You can better address your target market needs once you gained an understanding of what they want, by discovering the user intent behind the search query. When you do so, you will be better able to address their needs on your landing pages. And when your landing pages address people’s needs, conversion rates will sky-rocket and rankings may improve (as an indirect quality signal).

Here are some interesting facts about search queries:

Figure 17 – The search demand curve, as explained by MOZ. Notice how the long tail of keywords and chunky middle make for more than 80% of the keywords.

Why did I mention these search query facts?

It is because the correct way to start keyword research and build a great website architecture is by recognizing that only a small fraction of your target market is ready to buy, at any given moment. Many ecommerce websites mistakenly focus on targeting keywords such as department, category or subcategory names while completely ignoring a large number of informational search queries (and even navigational). I will detail a keyword research process in the Keyword Research section of the book.

Let’s look again at a typical ecommerce website architecture:

Figure 18 – Under this sample hierarchy, product detail pages are not supported by any other content-heavy level, below the PDP level.

Including the home page, there are four levels in this example: The first level is the home page, which is supported by categories (second level), subcategories (third level) and product detail pages (4th level). The subcategory and product detail pages support the category level; product detail pages then support subcategory pages. However, the product pages are the “leaves” in this example – they are the last level of the hierarchy.

When an ecommerce website does not support important pages (i.e., categories or PDPs) with an additional content-heavy level in the hierarchy, it can miss a considerable amount of organic traffic coming from informational search queries. It will also miss out on the ability to create useful contextual links to product, subcategory and category pages.

In our example, you can overcome these challenges by creating a 5th level in the hierarchy. This level can be a blog, a learning center or a projects section on the website, to name just a few ideas. This content-rich section can also be outside of your existing hierarchy.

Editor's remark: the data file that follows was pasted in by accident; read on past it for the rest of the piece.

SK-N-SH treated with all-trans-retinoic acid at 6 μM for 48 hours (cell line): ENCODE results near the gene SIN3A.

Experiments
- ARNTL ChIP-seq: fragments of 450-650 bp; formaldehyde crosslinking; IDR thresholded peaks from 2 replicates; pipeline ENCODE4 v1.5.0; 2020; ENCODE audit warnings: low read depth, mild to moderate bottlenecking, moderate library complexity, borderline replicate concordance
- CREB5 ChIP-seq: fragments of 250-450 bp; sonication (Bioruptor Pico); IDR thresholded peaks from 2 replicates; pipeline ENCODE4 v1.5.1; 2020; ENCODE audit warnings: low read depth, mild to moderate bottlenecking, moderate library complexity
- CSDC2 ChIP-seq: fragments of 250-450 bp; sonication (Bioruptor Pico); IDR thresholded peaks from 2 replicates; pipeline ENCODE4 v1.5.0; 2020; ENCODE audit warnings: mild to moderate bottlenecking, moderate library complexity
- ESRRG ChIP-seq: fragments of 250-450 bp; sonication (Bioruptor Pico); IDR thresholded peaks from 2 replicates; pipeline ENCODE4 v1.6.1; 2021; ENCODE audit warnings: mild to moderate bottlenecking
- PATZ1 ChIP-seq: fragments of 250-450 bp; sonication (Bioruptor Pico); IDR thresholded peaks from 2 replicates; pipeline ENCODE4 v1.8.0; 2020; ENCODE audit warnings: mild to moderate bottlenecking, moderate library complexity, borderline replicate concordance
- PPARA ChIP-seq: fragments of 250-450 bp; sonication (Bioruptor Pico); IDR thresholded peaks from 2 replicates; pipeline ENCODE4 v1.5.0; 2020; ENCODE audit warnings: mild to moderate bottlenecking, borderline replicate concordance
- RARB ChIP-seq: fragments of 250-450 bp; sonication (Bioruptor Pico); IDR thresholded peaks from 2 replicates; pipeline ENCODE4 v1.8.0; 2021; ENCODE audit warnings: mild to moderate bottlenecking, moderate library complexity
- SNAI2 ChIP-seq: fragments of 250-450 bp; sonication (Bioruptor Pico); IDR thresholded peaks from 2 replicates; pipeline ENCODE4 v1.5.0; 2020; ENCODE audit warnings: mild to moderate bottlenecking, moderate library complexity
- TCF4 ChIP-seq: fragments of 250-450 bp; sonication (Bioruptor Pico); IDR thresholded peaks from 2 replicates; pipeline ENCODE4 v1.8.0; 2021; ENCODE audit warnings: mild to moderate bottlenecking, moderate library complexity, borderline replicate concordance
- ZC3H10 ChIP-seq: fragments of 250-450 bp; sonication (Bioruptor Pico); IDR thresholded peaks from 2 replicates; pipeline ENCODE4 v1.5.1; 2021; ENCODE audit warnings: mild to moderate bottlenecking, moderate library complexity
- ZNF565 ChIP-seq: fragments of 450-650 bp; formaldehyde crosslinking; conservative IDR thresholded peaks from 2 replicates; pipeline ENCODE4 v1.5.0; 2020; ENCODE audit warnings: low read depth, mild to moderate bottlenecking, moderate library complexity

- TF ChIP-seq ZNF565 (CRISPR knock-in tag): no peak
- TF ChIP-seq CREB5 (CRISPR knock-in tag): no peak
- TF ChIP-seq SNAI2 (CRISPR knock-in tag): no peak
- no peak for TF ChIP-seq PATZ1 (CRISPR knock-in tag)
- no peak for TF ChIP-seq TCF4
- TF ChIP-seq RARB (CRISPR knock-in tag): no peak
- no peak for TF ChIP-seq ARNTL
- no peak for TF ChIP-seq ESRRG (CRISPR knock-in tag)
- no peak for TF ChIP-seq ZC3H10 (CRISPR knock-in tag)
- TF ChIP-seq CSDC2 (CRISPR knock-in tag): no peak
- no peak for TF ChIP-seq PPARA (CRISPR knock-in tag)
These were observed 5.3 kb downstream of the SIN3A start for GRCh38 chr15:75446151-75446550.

On Victoria’s Secret website, I was not able to find a single reference to their blog. This is bad for them, but it is good news for the small guys competing in their niche.

Figure 19 – Only five pages on this website contained the word “blog”, and none of them were part of a real blog.

Here are two ideas for you:

  • Add a new layer of support for all pages on the website, especially for product and subcategory pages. As I mentioned, this layer can be a blog, a forum, expert Q&As, how-to guides, buying guides, white papers, workshops and so on. This layer will generate additional organic traffic and will provide support for contextual, internal linking. Additionally, it may help build a community around your brand, which is always a great thing to do.
  • Conduct keyword research with this new level in mind, which means you will not dismiss informational keywords. Categorize such keywords into the Informational bucket in your spreadsheets, and plan content based on them — more about this process in the Keyword Research section.

Let’s say that you sell home improvement items, and you want more people to come to your website and buy them. However, a lot of searchers in this niche are DIYers, and they use keywords specific to the awareness and research stages. Then why not create a series of DIY home improvement projects and publish on a content-heavy section of the website?

Take a look at the following inspiring piece of content from Home Depot’s blog. Home Depot is not at all into selling instructional DIY DVDs, but they are attracting the target market with highly related content. Home Depot has an entire DIY section on their website.

Figure 20 – Notice how this page supports category and product pages, by linking to them.

When you add a new content-rich layer in the hierarchy, you:

  • Expose your brand to your target market, in the early stages of the buying funnel.
  • Add a new way to generate more traffic.
  • Give visitors more reasons to buy from you.
  • Reinforce product and category pages with better internal linking.

Let’s see how SEO could help regarding information architecture.

Evaluate the information architect’s input

Planning an ecommerce architecture starts with information architects identifying the navigation labels such as departments, categories or subcategories.